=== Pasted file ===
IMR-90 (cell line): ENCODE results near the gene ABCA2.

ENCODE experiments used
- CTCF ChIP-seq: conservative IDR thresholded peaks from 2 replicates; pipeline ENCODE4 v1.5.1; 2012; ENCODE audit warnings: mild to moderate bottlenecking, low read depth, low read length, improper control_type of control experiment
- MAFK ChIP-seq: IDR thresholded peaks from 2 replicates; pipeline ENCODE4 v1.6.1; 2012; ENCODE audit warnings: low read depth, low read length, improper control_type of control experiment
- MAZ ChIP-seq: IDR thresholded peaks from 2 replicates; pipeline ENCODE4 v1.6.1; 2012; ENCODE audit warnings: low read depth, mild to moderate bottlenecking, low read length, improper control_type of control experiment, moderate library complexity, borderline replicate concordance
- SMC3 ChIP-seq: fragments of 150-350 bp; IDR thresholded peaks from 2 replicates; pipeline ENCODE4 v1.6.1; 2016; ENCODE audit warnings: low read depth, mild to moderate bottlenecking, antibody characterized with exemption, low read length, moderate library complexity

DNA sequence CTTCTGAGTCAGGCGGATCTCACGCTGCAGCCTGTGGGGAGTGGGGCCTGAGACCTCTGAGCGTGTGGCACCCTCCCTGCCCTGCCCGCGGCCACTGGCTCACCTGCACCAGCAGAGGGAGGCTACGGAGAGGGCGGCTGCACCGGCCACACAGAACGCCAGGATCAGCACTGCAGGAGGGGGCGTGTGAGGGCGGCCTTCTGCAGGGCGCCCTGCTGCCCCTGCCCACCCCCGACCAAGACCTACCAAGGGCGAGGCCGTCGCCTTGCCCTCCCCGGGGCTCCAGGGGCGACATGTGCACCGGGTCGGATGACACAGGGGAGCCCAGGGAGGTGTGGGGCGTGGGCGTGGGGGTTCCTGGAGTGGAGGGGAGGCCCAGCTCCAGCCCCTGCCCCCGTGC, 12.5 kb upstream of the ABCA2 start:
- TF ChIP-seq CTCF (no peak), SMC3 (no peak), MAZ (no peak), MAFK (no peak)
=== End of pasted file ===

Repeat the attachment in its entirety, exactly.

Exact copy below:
IMR-90 (cell line): ENCODE results near the gene ABCA2.

ENCODE experiments used
- CTCF ChIP-seq: conservative IDR thresholded peaks from 2 replicates; pipeline ENCODE4 v1.5.1; 2012; ENCODE audit warnings: mild to moderate bottlenecking, low read depth, low read length, improper control_type of control experiment
- MAFK ChIP-seq: IDR thresholded peaks from 2 replicates; pipeline ENCODE4 v1.6.1; 2012; ENCODE audit warnings: low read depth, low read length, improper control_type of control experiment
- MAZ ChIP-seq: IDR thresholded peaks from 2 replicates; pipeline ENCODE4 v1.6.1; 2012; ENCODE audit warnings: low read depth, mild to moderate bottlenecking, low read length, improper control_type of control experiment, moderate library complexity, borderline replicate concordance
- SMC3 ChIP-seq: fragments of 150-350 bp; IDR thresholded peaks from 2 replicates; pipeline ENCODE4 v1.6.1; 2016; ENCODE audit warnings: low read depth, mild to moderate bottlenecking, antibody characterized with exemption, low read length, moderate library complexity

DNA sequence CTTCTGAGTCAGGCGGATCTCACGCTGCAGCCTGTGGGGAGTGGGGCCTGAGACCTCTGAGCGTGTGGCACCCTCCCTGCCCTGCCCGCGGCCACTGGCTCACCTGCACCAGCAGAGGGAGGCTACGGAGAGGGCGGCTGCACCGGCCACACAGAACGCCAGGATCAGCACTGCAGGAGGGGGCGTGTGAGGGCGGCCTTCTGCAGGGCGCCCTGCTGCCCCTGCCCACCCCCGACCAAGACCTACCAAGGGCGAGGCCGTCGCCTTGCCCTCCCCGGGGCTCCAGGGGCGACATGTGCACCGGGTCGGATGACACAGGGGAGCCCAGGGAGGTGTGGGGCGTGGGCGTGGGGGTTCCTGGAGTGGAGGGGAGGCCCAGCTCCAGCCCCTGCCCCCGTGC, 12.5 kb upstream of the ABCA2 start:
- TF ChIP-seq CTCF (no peak), SMC3 (no peak), MAZ (no peak), MAFK (no peak)